Having to deal with the loss of a loved one is one of the most traumatic, emotional and heartbreaking things to happen in your life. Often when we are faced with loss it leaves us feeling alone and vulnerable and it many cases isolating ourselves to the people closest to us. In 1969 a psychiatrist named Elisabeth Kubler Ross came up with her theory on the five stages of grief. Denial, anger, bargaining, depression and finally acceptance. The most important thing to remember is that each and every emotion that you experience while grieving is totally normal no matter how alien it may feel. What's also important to remember is that no two people are the same. Never compare how you are grieving to someone else. Everyone deals with grief and loss in different ways.
For many people grief is like a rollercoaster of emotions with feelings of shock, anger, sadness and in many cases physical symptoms can also manifest from our grief. Many people experience nausea and weight loss while going through the grieving process. It's called a process for a reason, you don't suddenly wake up the next day to find your grief has gone and you are feeling yourself again. It is a long process with many steps to getting to a place of acceptance.
The number one thing you need when dealing with a loss of any kind is "Support". Don't lose your support network. Accept the support of people around you. Turn to family and close friends and don't isolate yourself. If you have your own faith you follow then use that to give you strength. If you think you would like a wider support network get in touch with local support groups. Contact your GP. There are so many different support outlets around you. Use them. Grief can be a lonely time but that doesn't mean you have to deal with it alone. Find someone you can trust who can take over any legal matters or paperwork. If you don't feel up to doing something, then don't do it. There may be issues to deal with surrounding the funeral arrangements, will disputes, children etc. Don't let arising problems set you back. Entrust your problems with someone and let them help you through it.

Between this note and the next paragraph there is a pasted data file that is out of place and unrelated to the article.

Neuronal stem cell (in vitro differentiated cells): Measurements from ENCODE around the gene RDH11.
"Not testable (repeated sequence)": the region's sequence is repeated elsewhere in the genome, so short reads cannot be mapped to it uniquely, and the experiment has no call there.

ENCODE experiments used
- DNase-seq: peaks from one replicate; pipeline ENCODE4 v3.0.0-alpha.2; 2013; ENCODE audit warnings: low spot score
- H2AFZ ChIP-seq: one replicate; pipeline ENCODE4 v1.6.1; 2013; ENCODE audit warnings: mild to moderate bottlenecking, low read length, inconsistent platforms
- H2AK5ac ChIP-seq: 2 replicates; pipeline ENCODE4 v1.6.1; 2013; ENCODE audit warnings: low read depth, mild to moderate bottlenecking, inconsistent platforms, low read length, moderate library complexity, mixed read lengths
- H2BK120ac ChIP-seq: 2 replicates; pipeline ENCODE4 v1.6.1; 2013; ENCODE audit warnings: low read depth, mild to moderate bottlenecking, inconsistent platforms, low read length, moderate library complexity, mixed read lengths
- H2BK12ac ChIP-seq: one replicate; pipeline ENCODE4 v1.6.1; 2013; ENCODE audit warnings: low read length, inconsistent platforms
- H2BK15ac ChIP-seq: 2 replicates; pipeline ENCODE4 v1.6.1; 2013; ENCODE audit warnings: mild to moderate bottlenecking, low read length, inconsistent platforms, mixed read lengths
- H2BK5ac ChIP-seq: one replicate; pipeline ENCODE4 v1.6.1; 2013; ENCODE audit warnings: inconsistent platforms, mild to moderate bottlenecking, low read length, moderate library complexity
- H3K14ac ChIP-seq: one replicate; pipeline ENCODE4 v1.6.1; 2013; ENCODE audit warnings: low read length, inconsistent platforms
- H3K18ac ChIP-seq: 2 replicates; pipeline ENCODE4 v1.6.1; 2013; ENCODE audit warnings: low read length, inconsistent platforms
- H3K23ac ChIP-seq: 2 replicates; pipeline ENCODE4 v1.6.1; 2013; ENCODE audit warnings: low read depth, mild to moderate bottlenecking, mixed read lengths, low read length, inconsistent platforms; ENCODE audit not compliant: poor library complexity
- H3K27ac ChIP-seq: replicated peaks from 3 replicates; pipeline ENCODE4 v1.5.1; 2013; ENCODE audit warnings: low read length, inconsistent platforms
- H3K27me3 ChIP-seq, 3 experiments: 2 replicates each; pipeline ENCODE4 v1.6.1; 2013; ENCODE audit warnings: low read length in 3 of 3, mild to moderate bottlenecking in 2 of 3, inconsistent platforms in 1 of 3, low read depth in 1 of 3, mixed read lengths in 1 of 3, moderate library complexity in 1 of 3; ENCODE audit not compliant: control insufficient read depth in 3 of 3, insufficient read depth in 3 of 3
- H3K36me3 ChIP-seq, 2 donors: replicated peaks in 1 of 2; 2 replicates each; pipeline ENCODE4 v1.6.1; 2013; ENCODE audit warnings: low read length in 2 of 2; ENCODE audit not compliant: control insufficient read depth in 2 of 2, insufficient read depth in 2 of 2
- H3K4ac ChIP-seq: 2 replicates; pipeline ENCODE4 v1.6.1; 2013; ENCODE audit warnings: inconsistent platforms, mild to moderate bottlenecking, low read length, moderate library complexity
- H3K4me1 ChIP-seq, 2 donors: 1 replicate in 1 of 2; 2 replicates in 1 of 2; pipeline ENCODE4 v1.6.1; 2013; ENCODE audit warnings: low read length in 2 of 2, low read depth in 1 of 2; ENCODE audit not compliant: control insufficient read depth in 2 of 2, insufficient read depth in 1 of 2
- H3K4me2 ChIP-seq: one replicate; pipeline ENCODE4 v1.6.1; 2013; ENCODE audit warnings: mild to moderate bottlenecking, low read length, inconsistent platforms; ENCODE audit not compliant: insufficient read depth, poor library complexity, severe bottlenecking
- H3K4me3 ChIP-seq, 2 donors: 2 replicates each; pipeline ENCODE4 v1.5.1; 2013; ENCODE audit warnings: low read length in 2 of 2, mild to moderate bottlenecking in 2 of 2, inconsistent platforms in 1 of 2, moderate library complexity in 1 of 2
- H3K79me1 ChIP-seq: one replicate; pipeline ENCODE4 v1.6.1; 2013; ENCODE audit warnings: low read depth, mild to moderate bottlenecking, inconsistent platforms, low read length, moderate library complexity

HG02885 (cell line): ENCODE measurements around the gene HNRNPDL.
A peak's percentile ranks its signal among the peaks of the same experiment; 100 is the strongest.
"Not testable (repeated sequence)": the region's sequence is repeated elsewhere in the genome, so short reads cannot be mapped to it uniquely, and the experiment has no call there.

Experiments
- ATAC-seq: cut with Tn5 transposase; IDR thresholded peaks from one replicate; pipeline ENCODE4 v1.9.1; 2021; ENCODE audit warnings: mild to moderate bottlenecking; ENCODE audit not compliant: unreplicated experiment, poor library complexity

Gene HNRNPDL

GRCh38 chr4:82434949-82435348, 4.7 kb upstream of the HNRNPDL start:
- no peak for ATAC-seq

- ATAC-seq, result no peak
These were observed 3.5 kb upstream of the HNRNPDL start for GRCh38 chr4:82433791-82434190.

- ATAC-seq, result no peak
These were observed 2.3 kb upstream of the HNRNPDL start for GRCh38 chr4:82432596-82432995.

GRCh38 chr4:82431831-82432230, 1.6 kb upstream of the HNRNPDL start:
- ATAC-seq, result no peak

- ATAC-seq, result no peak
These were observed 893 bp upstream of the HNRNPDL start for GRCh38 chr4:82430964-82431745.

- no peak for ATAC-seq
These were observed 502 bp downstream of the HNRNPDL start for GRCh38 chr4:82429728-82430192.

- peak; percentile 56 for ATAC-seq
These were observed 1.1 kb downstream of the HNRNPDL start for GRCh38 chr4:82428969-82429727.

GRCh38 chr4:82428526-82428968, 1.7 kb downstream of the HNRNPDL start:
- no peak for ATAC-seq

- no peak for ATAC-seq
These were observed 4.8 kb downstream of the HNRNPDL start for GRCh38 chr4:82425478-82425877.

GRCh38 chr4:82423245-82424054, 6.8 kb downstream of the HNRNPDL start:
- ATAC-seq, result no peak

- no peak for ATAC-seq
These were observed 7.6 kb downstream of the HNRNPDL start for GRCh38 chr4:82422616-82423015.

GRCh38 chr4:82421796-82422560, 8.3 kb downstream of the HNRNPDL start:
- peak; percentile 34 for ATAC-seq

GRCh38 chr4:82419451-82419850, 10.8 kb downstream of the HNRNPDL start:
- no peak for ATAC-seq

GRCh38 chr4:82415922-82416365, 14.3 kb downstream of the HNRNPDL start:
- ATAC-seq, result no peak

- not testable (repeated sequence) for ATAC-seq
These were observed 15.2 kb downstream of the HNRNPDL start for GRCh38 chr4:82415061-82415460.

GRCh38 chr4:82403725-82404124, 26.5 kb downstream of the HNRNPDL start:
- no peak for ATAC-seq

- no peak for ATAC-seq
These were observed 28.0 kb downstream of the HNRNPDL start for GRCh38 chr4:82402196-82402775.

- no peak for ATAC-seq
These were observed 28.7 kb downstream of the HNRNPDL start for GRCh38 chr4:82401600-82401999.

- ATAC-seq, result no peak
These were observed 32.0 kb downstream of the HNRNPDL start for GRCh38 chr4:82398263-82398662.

There is no set timescale for grief. It is normal to feel numb and empty following a loss and these feelings will take time to go away. They wont suddenly dissapear but gradually over time they will not be as overbearing and you will slowly start to accept your loss and start moving forward.. It doesn't matter how long it takes to come to terms with things what matters most is you take things one step at a time and at your own pace. If you do feel that things are not getting any better after time or your feelings seem to be getting worse then seek help/advice from your local GP.
Remember there are no right or wrong ways to deal with loss but there are many methods of support available to us to ensure we get the help we need through our grief and help us to move forward with our lives.
*This post is in collaboration with Redress Law